ADDIE model for online learning

Analyzing Your First Remote Training Project with the ADDIE model for online learning

Here’s how to conduct a training needs assessment so your next project succeeds.

One person, a tightknit team, or a whole organization. We at Talance have built training programs, curricula, and educational material for projects of all sizes.

We love working with this diversity and try to set new standards for delivering engaging training that people look forward to with each and every project.

These projects can take on a number of formats: a workbook for elementary school teachers; a toolkit for health workers to use in the field; an online college curriculum for universities and teaching hospitals.

You might be thinking about a project like one of these. If you’re embarking on an online training project, you might not know where to go next.

When employers start planning for an online training program, they should minimally start by looking at what their students need, what their organization needs, and what kind of technology needs. Likely, your organization will have more factors you’ll need to assess.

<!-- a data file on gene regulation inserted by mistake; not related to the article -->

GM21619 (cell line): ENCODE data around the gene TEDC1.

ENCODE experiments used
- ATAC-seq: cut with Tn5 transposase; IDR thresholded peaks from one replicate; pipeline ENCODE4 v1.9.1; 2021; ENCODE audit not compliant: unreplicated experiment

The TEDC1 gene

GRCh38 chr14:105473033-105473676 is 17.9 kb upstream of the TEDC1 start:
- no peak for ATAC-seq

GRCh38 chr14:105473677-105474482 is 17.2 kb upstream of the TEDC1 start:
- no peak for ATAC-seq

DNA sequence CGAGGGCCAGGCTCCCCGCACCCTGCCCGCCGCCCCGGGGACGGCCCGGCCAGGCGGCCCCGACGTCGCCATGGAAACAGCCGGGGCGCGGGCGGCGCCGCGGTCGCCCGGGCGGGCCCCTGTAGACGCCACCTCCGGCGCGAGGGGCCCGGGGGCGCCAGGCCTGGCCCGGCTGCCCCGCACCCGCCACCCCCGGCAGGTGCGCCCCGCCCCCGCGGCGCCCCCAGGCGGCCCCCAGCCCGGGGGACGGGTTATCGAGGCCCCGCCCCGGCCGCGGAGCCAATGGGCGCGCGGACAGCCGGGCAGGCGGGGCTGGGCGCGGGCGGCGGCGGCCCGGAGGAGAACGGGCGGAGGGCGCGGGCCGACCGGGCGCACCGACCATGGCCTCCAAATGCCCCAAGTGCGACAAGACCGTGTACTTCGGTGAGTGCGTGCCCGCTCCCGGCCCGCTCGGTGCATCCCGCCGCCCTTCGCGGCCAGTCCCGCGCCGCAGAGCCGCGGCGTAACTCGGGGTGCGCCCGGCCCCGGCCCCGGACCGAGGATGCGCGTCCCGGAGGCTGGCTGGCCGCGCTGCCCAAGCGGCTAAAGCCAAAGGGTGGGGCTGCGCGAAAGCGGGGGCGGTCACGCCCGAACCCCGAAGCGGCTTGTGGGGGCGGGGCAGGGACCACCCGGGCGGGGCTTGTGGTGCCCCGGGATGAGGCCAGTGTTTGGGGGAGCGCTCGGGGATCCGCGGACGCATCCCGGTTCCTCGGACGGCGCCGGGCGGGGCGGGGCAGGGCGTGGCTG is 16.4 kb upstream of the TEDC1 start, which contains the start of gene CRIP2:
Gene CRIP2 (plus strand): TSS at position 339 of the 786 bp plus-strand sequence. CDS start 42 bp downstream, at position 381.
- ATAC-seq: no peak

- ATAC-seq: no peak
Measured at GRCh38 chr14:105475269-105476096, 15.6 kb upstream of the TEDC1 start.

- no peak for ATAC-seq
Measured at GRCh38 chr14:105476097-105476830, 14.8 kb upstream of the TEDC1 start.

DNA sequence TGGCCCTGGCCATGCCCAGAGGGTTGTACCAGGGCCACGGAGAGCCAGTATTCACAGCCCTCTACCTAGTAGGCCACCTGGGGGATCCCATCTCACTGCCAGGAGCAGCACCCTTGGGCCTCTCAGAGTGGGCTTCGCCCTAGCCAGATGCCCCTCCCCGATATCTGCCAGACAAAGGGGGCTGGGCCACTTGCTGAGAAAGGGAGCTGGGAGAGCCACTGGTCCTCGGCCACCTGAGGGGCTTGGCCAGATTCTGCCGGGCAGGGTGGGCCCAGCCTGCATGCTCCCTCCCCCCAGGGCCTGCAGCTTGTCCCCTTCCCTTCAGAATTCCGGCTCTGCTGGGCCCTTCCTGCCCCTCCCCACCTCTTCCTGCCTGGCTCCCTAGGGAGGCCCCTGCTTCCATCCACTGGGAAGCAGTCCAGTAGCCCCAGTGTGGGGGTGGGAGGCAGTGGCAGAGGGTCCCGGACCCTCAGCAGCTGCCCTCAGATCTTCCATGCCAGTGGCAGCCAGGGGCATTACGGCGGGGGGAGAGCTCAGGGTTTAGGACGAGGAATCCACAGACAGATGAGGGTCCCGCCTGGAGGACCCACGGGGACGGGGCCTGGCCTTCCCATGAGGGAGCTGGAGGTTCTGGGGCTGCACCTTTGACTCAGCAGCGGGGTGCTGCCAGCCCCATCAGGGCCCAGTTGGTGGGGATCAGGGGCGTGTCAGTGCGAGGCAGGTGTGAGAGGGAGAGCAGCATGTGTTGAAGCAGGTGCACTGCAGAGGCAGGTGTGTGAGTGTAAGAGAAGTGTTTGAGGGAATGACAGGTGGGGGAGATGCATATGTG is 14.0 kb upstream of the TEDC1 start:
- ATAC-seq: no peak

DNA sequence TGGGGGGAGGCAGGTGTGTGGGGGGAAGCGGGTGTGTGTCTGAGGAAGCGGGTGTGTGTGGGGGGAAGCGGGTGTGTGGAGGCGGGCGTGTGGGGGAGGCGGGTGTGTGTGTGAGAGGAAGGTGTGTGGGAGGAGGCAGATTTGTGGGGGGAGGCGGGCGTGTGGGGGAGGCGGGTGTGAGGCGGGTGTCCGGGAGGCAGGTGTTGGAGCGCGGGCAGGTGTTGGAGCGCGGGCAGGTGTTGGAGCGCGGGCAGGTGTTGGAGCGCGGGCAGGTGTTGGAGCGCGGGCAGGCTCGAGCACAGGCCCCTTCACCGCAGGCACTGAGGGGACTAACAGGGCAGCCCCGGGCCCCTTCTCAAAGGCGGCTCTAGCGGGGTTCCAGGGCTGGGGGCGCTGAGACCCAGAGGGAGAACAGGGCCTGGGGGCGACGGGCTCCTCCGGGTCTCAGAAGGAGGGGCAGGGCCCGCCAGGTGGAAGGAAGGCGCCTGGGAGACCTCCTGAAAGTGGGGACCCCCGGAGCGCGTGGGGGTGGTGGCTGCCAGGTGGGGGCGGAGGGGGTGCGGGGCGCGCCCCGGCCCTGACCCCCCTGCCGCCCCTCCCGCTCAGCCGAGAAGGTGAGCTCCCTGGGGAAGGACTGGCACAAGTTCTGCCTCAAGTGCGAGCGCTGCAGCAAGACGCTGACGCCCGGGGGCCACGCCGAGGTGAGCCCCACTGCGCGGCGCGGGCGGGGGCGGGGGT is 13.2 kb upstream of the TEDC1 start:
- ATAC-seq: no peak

Good news: most e-learning projects follow a set format that’s designed to organize the process and guide the team to the next step in the easiest way possible.

With that in mind, we put together this guide for people like you who might be embarking on your first remote training project. Here are the basic steps you can expect when you start working with a company like Talance or create your own in-house project.

Free Download: Online Onboarding Checklist

Discover the must-have elements of your Welcome Pack and best practices for remote onboarding. This checklist covers everything you’ll need to welcome new staff remotely.

ADDIE Starts with Analysis

Many online learning projects start with ADDIE. This is an acronym that stands for Analyze, Design, Develop, Implement, and Evaluate.

ADDIE model for online learning

ADDIE is a model in instructional design that can help think about and plan a course design. While it seems rigid, the model can be adapted for many projects and can be adapted depending on what kinds of materials you already have.